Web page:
On Saturday morning, members of the Metropolitan Police Department’s Search and Rescue team are going to be called into action at Spring Mountain Ranch State Park.
As a rescue helicopter roars, officers and volunteers will attach themselves before being carried toward one person on the mountain rocks. After being lowered to the ground, the rescuers will grab the person and take him away safely. Unlike a normal extraction, though, the volunteer never will be in any danger.
Officers and volunteers will perform a rescue demonstration at the park as part of the Friends of Metro Search and Rescue 5K. Proceeds for the event, which costs $25 to $45, will go to Metro Search and Rescue to support its more than 40 volunteers with training, education and equipment. The event begins at 7 a.m. Saturday.
“It’s very rewarding, to not only put on an event that supports our volunteers, but it’s also cool to give the community a chance to see what we do,” officer Chris Bunting said.
Officers and volunteers will use a helicopter to perform a short haul rescue after the race, when they will hook up about 500 feet underneath the helicopter. The helicopter then will lift them off the ground, carry them to an extraction point and lower them back down to collect a volunteer.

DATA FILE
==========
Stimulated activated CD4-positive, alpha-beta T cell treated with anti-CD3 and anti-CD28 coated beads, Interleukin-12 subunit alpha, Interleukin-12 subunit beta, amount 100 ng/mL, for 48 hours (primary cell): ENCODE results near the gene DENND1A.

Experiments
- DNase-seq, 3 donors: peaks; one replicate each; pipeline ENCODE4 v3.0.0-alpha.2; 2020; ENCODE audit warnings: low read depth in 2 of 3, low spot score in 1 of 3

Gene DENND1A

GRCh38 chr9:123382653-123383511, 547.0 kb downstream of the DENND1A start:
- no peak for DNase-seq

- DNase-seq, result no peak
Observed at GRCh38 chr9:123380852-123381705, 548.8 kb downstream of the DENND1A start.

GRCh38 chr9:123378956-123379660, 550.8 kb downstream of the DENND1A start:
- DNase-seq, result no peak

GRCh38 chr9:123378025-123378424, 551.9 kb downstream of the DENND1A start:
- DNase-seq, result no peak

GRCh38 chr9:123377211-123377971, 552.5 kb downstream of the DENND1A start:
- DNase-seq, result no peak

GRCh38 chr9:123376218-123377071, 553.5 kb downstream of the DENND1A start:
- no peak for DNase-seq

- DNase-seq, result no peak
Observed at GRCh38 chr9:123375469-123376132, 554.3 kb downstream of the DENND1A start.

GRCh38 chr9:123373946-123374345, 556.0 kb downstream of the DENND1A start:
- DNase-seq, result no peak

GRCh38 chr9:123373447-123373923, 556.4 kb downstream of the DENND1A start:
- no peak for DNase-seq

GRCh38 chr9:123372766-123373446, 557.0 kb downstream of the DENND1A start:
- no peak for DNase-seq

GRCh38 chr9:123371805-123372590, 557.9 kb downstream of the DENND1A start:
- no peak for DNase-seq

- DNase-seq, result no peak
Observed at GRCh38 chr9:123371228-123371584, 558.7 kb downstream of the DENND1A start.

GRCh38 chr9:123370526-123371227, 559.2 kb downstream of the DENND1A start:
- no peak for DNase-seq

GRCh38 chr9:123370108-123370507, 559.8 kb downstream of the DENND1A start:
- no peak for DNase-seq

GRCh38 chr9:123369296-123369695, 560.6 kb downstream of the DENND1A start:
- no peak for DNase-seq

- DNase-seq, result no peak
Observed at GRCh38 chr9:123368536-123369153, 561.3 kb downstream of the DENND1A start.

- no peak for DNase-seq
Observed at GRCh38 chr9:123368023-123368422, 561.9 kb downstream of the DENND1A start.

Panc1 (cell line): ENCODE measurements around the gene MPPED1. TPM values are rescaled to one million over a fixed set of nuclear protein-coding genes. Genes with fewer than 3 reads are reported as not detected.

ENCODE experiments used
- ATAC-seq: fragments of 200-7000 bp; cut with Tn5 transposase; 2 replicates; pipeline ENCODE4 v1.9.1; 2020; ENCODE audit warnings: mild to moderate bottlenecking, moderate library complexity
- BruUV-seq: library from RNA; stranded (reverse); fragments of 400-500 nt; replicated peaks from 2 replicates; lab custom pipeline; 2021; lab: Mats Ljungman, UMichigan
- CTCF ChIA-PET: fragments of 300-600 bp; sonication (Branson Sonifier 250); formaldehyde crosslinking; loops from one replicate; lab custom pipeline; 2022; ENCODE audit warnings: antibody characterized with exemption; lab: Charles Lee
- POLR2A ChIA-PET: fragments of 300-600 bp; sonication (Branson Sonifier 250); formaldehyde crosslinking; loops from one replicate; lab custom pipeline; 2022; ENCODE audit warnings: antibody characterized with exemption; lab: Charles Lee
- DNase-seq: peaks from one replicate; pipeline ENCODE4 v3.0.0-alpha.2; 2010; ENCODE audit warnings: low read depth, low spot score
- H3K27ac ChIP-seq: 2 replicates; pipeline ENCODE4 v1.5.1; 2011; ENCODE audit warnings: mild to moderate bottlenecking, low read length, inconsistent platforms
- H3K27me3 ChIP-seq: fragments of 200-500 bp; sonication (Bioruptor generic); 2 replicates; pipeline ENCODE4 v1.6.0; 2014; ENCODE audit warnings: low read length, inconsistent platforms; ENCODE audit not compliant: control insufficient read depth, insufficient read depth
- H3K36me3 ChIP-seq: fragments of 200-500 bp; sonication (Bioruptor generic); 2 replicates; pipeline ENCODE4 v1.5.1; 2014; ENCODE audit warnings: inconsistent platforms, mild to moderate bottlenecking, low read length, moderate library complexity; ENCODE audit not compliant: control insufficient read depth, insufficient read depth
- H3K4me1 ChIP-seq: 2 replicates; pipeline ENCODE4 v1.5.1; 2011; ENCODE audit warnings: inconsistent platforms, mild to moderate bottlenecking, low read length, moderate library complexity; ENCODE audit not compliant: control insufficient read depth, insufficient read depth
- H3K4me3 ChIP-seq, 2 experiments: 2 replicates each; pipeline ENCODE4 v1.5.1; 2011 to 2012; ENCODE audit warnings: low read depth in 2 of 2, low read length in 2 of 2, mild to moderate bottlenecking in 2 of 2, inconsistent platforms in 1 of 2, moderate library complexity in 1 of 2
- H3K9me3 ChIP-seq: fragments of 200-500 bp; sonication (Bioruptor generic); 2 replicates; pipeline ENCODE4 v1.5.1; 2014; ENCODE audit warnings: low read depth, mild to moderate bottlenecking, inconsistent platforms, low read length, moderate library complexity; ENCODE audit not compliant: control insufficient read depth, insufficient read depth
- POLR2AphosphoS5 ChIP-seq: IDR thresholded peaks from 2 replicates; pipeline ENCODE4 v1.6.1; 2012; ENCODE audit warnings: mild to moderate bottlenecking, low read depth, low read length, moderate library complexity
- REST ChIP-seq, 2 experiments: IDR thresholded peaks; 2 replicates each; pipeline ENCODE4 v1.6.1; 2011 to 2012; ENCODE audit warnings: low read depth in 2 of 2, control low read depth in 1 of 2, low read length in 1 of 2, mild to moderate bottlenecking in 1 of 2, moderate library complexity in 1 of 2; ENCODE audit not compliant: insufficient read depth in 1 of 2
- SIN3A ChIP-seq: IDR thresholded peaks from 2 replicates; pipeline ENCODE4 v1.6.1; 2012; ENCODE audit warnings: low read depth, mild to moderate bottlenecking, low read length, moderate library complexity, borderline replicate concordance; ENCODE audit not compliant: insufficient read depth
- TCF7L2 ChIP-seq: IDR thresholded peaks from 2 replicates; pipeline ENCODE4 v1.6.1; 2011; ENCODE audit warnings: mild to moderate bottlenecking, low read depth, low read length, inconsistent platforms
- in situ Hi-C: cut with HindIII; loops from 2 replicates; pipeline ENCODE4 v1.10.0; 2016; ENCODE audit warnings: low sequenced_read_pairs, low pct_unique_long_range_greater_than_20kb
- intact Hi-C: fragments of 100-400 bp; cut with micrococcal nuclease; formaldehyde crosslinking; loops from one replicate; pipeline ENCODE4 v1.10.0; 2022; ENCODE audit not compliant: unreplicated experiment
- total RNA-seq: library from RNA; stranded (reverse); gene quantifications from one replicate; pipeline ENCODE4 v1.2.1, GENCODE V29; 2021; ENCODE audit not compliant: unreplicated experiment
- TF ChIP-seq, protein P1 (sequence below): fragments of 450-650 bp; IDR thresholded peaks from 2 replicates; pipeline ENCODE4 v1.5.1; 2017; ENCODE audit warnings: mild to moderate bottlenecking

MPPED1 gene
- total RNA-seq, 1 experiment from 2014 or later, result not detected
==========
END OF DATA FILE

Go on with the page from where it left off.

“It’s pretty much a real rescue,” Metro Search and Rescue volunteer Manuel Lemus said. “We’ll load the volunteers onto our helicopter, we’ll do a fly around to locate the victim and we’ll lower the rescuer down to the victim, package them up and raise them up into the helicopter.”
Bunting said volunteers and officers also will take part in a mock rescue during which they get in a helicopter and are flown to where a volunteer will be on the rocks. The helicopters then will be available for participants in the race to climb in for pictures.
This is the race’s second year, and last time Bunting said the helicopters were popular with the estimated 250 people who attended.
“I think anytime you bring a helicopter into an event and fly around hanging from it, you’re going to get a pretty good response,” Bunting said.
Lemus, who has been volunteering with Metro Search and Rescue since 2005, said the event will educate hikers in case of an emergency. One of the goals is to raise awareness for the Metro Search and Rescue unit.
”This is a totally different realm, and it’s surprising to people that we’re involved in those types of incidents,” Bunting said.
The recreation notebook appears Wednesdays. Contact Ben Gotz at firstname.lastname@example.org. Follow@BenSGotz on Twitter.
Saturday: Friends of Metro Search and Rescue 5K, Spring Mountain Ranch State Park